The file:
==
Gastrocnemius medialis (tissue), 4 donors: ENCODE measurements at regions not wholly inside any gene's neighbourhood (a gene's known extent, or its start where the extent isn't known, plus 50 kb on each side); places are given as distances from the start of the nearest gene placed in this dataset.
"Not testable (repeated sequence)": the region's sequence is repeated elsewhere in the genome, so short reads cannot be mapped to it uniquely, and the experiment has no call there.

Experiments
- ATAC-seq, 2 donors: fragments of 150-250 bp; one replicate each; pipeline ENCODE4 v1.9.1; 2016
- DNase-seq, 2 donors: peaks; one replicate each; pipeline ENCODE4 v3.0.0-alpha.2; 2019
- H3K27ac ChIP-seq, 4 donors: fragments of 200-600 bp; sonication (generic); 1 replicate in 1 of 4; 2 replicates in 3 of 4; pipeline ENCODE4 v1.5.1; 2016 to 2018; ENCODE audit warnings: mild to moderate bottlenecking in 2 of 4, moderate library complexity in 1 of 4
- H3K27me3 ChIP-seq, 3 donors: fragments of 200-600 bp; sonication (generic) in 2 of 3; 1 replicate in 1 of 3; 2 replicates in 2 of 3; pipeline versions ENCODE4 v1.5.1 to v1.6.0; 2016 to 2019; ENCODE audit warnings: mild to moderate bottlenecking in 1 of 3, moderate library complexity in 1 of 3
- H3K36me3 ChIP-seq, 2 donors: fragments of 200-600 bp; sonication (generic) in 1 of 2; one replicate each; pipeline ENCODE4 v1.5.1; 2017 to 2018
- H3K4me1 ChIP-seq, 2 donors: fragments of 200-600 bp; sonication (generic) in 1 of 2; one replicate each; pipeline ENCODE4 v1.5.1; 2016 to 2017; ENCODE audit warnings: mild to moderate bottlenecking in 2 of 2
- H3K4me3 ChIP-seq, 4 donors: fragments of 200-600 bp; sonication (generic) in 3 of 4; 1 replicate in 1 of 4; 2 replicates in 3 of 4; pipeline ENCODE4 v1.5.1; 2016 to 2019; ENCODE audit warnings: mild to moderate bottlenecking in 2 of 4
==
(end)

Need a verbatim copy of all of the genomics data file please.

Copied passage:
Gastrocnemius medialis (tissue), 4 donors: ENCODE measurements at regions not wholly inside any gene's neighbourhood (a gene's known extent, or its start where the extent isn't known, plus 50 kb on each side); places are given as distances from the start of the nearest gene placed in this dataset.
"Not testable (repeated sequence)": the region's sequence is repeated elsewhere in the genome, so short reads cannot be mapped to it uniquely, and the experiment has no call there.

Experiments
- ATAC-seq, 2 donors: fragments of 150-250 bp; one replicate each; pipeline ENCODE4 v1.9.1; 2016
- DNase-seq, 2 donors: peaks; one replicate each; pipeline ENCODE4 v3.0.0-alpha.2; 2019
- H3K27ac ChIP-seq, 4 donors: fragments of 200-600 bp; sonication (generic); 1 replicate in 1 of 4; 2 replicates in 3 of 4; pipeline ENCODE4 v1.5.1; 2016 to 2018; ENCODE audit warnings: mild to moderate bottlenecking in 2 of 4, moderate library complexity in 1 of 4
- H3K27me3 ChIP-seq, 3 donors: fragments of 200-600 bp; sonication (generic) in 2 of 3; 1 replicate in 1 of 3; 2 replicates in 2 of 3; pipeline versions ENCODE4 v1.5.1 to v1.6.0; 2016 to 2019; ENCODE audit warnings: mild to moderate bottlenecking in 1 of 3, moderate library complexity in 1 of 3
- H3K36me3 ChIP-seq, 2 donors: fragments of 200-600 bp; sonication (generic) in 1 of 2; one replicate each; pipeline ENCODE4 v1.5.1; 2017 to 2018
- H3K4me1 ChIP-seq, 2 donors: fragments of 200-600 bp; sonication (generic) in 1 of 2; one replicate each; pipeline ENCODE4 v1.5.1; 2016 to 2017; ENCODE audit warnings: mild to moderate bottlenecking in 2 of 2
- H3K4me3 ChIP-seq, 4 donors: fragments of 200-600 bp; sonication (generic) in 3 of 4; 1 replicate in 1 of 4; 2 replicates in 3 of 4; pipeline ENCODE4 v1.5.1; 2016 to 2019; ENCODE audit warnings: mild to moderate bottlenecking in 2 of 4